I do think that referees should be given clear and very blunt instructions on this that are not "should" and "could" but "will" and "must", e.g. if a player hits one of the concussion flags and there's no medical professional in sight then the player goes off, if he or the coach refuses then the player gets red carded.  There should also be disciplinary action, excessively punitive disciplinary action, against coaches who encourage players to keep playing when they're clearly concussed.
 
A difficult subject ...

good post

#4 faithfulbyname

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Posted 14 December 2013 - 04:32 PM

Just don't put "scat" into google when you do a search for the IRB stuff.... ;)



#5 WelshpoolMarauder

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Posted 14 December 2013 - 06:44 PM

Thank you so much for alerting me to this.

 

I spent the first article alternating between feeling horrified and on the verge of tears at times, but I'm glad I read it..

 

We've probably all seen players carry on when they shouldn't have, and most of us have probably done it ourselves - after all, you're a hero if you gut it out when you're injured, and you've let the side down if you go off.

 

I'm a level 1 ref, dual code coach and qualified teacher who runs a junior section of around 150 kids from 4 to 16. I've done all sorts of courses to try and make sure I do the best job I can, and do my best to keep up with safety issues, and I'd never heard of Scat either. It wasn't once mentioned in the Rugby Ready part of my coaching courses, because I'm pretty sure I'd have remembered something that scared the living daylights out of me so comprehensively.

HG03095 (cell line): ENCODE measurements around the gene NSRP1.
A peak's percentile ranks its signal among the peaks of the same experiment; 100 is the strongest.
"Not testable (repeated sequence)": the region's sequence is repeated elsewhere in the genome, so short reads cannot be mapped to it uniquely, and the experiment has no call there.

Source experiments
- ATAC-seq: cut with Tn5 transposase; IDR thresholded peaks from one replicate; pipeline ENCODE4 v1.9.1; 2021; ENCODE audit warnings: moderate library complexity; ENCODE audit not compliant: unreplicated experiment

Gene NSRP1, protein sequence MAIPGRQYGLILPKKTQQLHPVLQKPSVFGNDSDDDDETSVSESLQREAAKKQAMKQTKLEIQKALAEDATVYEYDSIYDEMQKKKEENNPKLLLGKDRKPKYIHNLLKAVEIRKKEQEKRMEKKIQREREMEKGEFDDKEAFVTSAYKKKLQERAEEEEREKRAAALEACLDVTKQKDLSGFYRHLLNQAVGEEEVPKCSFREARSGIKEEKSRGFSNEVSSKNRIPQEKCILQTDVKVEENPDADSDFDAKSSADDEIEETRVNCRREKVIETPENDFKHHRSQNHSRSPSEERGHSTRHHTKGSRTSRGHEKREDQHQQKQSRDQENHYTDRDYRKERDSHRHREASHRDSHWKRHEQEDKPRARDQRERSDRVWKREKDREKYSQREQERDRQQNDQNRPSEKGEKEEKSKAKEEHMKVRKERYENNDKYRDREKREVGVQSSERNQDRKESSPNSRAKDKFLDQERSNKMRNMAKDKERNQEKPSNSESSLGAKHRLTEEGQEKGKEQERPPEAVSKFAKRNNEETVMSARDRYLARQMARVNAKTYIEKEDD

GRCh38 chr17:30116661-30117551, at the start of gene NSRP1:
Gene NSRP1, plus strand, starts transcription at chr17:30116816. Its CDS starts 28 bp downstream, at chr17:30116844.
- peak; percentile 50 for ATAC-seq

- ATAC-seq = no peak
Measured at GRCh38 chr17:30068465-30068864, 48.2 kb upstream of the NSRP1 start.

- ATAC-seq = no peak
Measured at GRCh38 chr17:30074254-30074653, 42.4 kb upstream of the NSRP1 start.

Now I have heard of it, I'll be getting as much information out to the coaches at my club as I can find, and we'll be taking a tougher line on concussion in the juniors at the very least (I'll encourage the seniors to take it on board too, but they beat to their own drum) - if there is a suspicion, the player comes off. I'll also give the information to other clubs we play against, and I intend to write about it for the magazine that I contribute to.

 

I would urge anyone who is involved with a rugby club, of either code, to try and get this information out to everyone you can at your club - it may just save a life.

 

Could I also suggest, ckn, that it would be appropriate to create a thread in the main section of this forum to help the topic reach a wider audience on here. Obviously, it's your call, but I personally feel this is an issue that affects us all, regardless of what code is being played or any other consideration.



#6 ckn

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Posted 14 December 2013 - 07:55 PM

Part 2 of the Guardian's series, this time on people within the game.  Also, a commentary by Dean Ryan on how concussion was the cause of his epilepsy.

 

I'll have a think about how to get this onto the main rugby forum.


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#7 markleeds

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Posted 14 December 2013 - 09:29 PM

There are NFL players who are killing themselves by shooting themselves in the chest in order to preserve their brain for testing.

The rule in RL should be after any head clash, compulsory replacement (not counted as an actual replacement) and automatic medical suspension for the next game.

#8 OMEGA

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Posted 14 December 2013 - 10:50 PM

This post is rightly on here so very well done for allowing it.

Tragic, Moving and Frightening!

If you Coach Rugby of either code at any level you should read this.

If after reading it you don't go out of your way to educate yourself more and enforce new codes of practice then you're priorities and suitabilities as a Coach are questionable!

Edited by OMEGA, 14 December 2013 - 10:51 PM.


#9 gogledd